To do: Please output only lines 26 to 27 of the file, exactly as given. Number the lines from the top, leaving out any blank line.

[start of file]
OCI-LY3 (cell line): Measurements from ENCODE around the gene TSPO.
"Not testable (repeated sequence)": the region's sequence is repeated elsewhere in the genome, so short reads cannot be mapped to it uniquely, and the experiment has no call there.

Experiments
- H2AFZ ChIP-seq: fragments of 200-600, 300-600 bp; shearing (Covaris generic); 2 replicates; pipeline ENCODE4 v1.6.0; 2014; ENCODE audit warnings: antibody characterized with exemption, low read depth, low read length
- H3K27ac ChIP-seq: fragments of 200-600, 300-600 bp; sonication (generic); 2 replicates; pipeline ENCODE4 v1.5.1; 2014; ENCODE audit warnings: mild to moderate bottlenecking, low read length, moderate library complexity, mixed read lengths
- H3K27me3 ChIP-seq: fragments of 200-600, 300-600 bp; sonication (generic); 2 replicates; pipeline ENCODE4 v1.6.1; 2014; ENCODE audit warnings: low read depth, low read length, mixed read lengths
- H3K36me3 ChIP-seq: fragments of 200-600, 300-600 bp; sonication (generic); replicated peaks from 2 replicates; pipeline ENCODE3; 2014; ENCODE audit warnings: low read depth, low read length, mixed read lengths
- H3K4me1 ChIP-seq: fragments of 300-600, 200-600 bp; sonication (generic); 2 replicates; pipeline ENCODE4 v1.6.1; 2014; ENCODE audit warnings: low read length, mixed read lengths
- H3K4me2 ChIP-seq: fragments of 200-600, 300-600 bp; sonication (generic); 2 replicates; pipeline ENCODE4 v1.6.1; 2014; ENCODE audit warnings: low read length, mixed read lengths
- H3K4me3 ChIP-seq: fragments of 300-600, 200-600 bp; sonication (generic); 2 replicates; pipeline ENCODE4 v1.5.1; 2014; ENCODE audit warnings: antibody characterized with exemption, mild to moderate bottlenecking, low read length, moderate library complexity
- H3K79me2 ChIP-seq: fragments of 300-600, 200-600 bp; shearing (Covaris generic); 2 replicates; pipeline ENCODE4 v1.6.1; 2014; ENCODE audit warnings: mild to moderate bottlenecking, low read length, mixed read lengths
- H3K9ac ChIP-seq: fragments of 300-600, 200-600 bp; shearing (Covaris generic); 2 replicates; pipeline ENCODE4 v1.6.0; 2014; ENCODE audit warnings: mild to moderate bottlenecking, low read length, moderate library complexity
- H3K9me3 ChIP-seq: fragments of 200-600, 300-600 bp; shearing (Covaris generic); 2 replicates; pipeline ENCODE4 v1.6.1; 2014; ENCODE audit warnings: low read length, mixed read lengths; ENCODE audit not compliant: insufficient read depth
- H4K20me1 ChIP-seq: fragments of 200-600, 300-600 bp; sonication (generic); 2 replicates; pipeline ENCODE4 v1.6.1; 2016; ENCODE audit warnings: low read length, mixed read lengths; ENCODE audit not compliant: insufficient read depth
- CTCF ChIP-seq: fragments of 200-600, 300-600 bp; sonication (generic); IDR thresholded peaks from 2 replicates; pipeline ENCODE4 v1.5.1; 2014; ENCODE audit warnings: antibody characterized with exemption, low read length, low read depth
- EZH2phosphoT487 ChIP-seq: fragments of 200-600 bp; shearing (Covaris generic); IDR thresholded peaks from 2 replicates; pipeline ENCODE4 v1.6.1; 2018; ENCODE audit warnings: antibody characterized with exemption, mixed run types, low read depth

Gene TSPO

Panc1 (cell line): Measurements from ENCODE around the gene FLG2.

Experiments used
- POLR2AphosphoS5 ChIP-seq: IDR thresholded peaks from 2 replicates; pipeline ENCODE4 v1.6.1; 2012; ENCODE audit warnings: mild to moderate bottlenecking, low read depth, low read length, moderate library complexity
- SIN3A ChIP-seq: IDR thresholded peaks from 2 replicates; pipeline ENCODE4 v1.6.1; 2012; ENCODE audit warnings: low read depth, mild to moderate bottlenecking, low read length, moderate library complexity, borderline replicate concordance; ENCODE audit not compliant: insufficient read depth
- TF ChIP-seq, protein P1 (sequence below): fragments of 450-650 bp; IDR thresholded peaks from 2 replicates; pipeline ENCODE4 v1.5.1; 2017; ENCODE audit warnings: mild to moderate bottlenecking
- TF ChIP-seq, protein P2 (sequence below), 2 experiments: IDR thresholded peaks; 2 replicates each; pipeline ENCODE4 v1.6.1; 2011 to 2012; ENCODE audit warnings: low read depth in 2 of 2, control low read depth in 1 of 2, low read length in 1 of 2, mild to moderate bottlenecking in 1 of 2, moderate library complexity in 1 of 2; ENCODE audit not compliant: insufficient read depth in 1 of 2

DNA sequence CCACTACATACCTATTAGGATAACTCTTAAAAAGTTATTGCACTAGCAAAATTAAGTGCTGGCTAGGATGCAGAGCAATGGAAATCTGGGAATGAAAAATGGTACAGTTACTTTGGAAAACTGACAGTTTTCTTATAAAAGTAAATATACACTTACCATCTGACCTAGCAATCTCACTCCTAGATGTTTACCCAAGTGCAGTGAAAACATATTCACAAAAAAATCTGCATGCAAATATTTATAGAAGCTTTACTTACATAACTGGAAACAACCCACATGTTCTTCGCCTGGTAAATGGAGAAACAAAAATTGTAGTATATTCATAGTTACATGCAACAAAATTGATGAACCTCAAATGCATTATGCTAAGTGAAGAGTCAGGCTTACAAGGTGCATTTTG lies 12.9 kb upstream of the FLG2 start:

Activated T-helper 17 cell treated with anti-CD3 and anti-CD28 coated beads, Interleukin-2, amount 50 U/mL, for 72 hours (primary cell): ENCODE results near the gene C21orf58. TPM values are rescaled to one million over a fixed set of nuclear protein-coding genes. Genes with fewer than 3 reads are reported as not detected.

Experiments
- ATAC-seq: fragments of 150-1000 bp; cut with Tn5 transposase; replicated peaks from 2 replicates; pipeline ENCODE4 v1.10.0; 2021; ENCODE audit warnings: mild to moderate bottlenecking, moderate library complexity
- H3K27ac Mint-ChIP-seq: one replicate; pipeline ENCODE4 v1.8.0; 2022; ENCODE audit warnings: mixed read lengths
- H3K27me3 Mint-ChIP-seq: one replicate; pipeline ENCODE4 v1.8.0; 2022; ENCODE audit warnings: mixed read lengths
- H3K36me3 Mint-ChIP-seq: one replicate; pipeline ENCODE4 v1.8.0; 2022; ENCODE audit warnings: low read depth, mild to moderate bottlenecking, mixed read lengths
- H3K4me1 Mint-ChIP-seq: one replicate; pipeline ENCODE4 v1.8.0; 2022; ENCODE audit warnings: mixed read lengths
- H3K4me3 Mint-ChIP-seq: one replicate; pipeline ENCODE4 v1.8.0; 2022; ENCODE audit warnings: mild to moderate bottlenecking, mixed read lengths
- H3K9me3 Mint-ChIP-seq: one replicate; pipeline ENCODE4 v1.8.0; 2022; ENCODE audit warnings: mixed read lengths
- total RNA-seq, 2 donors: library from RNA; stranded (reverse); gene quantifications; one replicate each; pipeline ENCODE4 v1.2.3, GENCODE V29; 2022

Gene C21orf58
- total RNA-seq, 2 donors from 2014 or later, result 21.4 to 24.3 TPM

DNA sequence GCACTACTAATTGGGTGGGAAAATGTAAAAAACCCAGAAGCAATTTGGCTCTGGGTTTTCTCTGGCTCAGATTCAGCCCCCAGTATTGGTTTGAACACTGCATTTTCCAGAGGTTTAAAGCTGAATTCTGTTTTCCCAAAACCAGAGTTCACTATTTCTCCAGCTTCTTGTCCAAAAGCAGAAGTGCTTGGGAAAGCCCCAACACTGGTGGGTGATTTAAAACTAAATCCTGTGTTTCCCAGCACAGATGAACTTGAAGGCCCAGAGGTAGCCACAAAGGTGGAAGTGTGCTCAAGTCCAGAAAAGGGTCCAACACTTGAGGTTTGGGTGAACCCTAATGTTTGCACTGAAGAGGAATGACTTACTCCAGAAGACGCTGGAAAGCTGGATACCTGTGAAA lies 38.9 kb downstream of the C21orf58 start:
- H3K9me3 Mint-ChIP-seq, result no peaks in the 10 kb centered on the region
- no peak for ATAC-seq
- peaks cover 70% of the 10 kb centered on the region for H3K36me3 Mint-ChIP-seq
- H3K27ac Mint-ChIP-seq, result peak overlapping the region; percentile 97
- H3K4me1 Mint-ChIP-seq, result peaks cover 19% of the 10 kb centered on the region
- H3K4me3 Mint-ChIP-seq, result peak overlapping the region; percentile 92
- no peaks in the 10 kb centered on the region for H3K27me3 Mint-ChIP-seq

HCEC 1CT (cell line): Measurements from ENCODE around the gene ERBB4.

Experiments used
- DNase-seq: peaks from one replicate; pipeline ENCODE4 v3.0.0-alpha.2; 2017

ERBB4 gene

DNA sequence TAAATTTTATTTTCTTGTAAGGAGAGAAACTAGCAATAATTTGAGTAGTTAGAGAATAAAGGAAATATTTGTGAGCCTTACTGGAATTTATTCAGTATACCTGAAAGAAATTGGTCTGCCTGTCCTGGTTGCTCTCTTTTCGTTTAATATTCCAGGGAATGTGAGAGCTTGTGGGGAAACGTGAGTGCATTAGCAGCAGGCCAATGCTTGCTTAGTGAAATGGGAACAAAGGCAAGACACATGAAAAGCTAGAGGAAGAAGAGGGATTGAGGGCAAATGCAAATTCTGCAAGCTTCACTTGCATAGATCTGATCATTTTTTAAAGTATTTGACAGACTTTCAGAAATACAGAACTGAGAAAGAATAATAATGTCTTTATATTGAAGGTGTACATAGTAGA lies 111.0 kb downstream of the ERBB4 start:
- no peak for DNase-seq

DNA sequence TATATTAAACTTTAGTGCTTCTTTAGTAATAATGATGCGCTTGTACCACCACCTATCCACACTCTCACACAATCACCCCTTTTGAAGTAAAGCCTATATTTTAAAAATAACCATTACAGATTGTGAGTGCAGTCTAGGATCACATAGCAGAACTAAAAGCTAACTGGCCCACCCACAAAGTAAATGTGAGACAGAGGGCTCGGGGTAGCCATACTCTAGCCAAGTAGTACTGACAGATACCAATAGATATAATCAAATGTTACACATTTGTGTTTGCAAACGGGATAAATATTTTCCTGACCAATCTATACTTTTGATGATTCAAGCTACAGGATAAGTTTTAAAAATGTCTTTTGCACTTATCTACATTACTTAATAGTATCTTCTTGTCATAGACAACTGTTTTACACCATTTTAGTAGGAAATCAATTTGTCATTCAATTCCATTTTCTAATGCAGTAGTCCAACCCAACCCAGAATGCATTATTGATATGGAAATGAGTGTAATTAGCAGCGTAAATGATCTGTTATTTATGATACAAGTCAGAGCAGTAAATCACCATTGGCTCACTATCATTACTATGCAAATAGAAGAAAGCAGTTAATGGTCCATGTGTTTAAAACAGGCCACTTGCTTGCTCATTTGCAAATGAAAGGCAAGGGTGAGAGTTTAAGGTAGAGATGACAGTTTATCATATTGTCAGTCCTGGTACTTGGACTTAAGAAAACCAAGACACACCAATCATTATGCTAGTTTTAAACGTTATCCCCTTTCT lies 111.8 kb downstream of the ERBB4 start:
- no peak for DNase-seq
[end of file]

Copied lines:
Experiments
- ATAC-seq: fragments of 150-1000 bp; cut with Tn5 transposase; replicated peaks from 2 replicates; pipeline ENCODE4 v1.10.0; 2021; ENCODE audit warnings: mild to moderate bottlenecking, moderate library complexity